The styles of the gowns worn by women in Elizabethan England changed from year to year, but the basic styles remained the same. Women wore gowns comprised of a tight-fitting bodice and a fuller skirt that would hang down to the ankles. Dresses cut to expose much of the neckline were acceptable and fashionable. Clothing of the Upper Classes was heavy and cumbersome, and restricted movement for the wearer. Women of the Lower Classes wore much less restrictive styles, both for freedom of movement, and because they did not have servants to help them dress.
Clothing during the reign of Elizabeth always reflected the social status of the wearer. There would be no doubt in ones mind about picking out the nobility in any given crowd. Clothing was a direct indication of wealth, much in the manner of imported suits in the present. The cost of clothing was related to the type of fabric and (in the days before synthetic dyes) the color. Purple dye was extracted by crushing thousands of tiny sea snails; similarly, crimson dye was obtained by crushing a certain type of beetle. Processed fabrics such as velvet or corduroy were costly, as were satins and other fine weaves. Cotton, although common in this day and age, was expensive and uncommon before the rise of the cotton gin. [...] Flax and wool were the more common fibres.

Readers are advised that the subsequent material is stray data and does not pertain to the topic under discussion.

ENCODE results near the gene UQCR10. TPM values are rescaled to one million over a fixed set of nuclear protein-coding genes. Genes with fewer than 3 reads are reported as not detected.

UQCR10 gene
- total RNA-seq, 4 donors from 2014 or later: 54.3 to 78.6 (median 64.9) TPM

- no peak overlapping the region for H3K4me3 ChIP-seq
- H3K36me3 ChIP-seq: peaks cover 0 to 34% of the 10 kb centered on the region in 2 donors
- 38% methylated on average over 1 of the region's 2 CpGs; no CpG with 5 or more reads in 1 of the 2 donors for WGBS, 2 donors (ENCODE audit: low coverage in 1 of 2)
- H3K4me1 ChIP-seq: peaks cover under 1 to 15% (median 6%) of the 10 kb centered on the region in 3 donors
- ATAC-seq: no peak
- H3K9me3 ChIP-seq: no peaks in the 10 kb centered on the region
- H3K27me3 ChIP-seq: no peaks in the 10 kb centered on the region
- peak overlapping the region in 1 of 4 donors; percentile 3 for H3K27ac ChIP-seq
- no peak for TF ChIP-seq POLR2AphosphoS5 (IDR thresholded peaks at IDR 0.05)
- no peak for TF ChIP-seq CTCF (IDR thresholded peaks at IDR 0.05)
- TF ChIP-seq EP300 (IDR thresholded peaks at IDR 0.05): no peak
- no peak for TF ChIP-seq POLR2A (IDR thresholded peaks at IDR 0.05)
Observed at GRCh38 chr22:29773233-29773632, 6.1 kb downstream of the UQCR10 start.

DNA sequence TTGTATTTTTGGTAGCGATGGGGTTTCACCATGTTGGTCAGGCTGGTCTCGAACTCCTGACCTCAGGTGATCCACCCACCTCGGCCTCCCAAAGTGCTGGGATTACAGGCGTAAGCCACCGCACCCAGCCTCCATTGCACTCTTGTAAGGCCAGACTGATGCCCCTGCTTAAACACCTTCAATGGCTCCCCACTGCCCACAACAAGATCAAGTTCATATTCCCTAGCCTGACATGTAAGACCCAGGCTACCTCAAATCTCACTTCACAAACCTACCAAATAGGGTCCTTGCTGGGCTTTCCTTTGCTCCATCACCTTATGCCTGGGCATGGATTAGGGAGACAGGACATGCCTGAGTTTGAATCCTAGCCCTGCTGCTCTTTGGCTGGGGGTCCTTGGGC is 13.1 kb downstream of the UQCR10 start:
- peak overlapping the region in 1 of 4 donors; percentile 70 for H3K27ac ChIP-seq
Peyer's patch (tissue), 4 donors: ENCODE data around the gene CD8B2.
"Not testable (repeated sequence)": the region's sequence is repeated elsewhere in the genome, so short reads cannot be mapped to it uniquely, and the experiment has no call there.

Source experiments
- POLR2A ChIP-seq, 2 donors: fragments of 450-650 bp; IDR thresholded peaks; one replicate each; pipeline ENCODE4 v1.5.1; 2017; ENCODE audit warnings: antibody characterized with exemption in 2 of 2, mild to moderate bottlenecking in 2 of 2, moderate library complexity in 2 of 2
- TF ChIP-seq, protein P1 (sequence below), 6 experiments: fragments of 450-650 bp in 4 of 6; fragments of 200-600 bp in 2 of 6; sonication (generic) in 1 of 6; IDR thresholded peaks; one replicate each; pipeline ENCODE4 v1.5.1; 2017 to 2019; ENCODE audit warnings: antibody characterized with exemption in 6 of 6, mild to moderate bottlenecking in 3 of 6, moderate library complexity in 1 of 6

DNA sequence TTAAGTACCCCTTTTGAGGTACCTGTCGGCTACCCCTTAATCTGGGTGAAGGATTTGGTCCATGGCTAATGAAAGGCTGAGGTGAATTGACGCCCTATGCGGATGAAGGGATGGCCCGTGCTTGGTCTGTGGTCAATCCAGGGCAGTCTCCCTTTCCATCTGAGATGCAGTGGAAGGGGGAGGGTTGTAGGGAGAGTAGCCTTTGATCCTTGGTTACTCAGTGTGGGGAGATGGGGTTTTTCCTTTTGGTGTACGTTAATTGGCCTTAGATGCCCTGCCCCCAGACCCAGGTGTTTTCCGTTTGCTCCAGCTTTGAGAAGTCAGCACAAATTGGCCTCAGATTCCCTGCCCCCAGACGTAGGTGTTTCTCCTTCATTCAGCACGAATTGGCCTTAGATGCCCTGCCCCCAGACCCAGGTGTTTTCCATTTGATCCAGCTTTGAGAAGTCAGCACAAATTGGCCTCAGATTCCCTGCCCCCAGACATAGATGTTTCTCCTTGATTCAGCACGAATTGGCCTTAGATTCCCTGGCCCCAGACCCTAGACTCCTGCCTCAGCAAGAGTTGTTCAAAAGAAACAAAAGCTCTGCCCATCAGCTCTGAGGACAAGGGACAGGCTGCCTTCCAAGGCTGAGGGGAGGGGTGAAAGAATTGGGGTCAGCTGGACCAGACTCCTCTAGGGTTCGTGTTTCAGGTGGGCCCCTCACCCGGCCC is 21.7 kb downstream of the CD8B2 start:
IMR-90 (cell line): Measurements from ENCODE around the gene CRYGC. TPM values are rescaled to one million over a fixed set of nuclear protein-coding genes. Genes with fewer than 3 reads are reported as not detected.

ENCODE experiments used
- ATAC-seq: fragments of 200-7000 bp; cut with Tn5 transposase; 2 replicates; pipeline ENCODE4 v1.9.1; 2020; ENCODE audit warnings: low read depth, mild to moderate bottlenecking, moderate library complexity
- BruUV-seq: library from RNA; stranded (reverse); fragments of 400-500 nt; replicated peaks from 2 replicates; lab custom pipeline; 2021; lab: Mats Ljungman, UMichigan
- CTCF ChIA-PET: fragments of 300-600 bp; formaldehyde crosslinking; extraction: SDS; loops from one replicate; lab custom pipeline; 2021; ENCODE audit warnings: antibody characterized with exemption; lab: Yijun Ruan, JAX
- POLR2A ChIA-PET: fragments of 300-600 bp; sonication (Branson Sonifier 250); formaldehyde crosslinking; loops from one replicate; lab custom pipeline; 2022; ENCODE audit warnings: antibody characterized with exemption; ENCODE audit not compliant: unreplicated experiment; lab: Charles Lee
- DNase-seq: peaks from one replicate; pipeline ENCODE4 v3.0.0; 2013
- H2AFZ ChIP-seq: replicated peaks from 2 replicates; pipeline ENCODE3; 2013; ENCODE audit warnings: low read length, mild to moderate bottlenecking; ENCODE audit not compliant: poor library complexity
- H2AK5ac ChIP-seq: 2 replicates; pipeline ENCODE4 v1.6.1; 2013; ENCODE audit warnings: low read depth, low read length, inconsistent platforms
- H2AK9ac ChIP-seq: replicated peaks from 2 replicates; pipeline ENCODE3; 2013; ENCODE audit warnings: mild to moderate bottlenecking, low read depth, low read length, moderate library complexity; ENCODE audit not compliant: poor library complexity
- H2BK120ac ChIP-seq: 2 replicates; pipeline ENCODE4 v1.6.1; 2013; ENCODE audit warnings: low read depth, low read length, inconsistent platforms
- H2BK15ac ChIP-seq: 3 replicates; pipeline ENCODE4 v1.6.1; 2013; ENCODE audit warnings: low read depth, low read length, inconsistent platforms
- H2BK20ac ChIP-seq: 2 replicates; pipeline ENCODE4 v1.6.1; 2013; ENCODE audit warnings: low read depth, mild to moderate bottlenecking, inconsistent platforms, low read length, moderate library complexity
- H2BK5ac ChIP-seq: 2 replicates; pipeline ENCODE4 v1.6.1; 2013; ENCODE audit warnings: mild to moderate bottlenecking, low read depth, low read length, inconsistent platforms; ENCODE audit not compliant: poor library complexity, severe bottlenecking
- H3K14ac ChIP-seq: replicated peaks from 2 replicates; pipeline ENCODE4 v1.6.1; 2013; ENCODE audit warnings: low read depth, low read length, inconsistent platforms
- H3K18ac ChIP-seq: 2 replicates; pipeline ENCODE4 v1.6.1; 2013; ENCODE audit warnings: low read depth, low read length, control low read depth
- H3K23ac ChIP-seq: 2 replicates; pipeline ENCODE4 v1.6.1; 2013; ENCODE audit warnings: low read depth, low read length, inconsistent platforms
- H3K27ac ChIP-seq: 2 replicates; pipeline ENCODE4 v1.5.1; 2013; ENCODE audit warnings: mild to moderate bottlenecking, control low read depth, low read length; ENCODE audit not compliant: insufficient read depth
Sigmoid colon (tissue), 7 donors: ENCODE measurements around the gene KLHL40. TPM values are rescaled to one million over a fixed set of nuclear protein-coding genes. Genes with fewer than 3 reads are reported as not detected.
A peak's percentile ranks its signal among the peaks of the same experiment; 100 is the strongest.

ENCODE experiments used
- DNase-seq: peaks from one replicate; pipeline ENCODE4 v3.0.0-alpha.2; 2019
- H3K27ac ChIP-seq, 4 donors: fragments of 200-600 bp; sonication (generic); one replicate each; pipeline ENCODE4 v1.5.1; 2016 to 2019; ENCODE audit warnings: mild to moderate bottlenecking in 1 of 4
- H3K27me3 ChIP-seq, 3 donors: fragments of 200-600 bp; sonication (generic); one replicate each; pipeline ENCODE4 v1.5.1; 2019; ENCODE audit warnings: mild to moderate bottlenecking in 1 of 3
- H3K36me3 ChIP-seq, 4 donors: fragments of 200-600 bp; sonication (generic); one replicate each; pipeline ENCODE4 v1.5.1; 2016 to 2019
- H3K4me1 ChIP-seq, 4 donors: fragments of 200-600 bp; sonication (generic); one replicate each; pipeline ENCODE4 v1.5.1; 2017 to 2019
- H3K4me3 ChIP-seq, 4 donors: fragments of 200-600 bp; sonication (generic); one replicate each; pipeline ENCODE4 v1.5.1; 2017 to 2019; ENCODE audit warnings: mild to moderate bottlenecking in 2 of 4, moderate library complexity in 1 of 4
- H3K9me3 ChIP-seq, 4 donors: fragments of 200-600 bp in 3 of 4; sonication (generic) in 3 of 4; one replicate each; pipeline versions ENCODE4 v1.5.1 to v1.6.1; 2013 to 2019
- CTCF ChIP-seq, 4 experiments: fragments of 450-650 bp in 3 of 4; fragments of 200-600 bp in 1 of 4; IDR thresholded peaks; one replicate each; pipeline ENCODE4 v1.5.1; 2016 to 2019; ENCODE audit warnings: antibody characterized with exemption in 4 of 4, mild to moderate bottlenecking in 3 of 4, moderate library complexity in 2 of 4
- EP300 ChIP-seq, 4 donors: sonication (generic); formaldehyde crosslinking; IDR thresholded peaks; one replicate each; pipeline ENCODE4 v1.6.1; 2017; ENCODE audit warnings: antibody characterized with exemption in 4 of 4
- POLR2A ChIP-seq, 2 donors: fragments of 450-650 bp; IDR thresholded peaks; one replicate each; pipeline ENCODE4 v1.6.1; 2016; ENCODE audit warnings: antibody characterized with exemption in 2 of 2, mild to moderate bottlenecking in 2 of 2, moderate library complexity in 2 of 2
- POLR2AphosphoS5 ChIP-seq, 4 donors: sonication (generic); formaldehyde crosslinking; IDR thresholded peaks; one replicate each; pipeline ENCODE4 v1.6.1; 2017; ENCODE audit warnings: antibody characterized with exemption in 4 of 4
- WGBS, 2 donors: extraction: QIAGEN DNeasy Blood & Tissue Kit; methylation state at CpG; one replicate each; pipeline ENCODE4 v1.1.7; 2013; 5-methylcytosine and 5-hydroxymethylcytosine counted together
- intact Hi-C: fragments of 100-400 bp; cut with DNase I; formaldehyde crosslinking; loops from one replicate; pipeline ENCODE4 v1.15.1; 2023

[Elizabeth I] was very fond of clothing, so much so that when she died she had over 3,000 gowns and headpieces in her wardrobe. Although she was never considered a great beauty, her style was widely admired and mimicked. She was a tiny woman–small-breasted and small-waisted. consequently, fashions accented a silhouette of a long, flat, narrow torso. Even men wore corsets to try to make their bodies fit this mode. Her pale complexion and high forehead caused women to wear even more white powder/paste on their faces than before and pluck their foreheads and eyebrows (Elizabeth actually died from lead poisoning from the lead that was in the white makeup she used to cover her smallpox scars).
Women's fashions ruled the day during the last Tudor's reign. With a female monarch on the throne, it wasn't surprising that the emphasis was on the female form. The shape of a woman took a radical turn in 1590 when the drum farthingale became the standard of fashion. This shape was produced by strapping a large platter-like contraption around the waist, and then allowing the material of the gown to flow over the drum.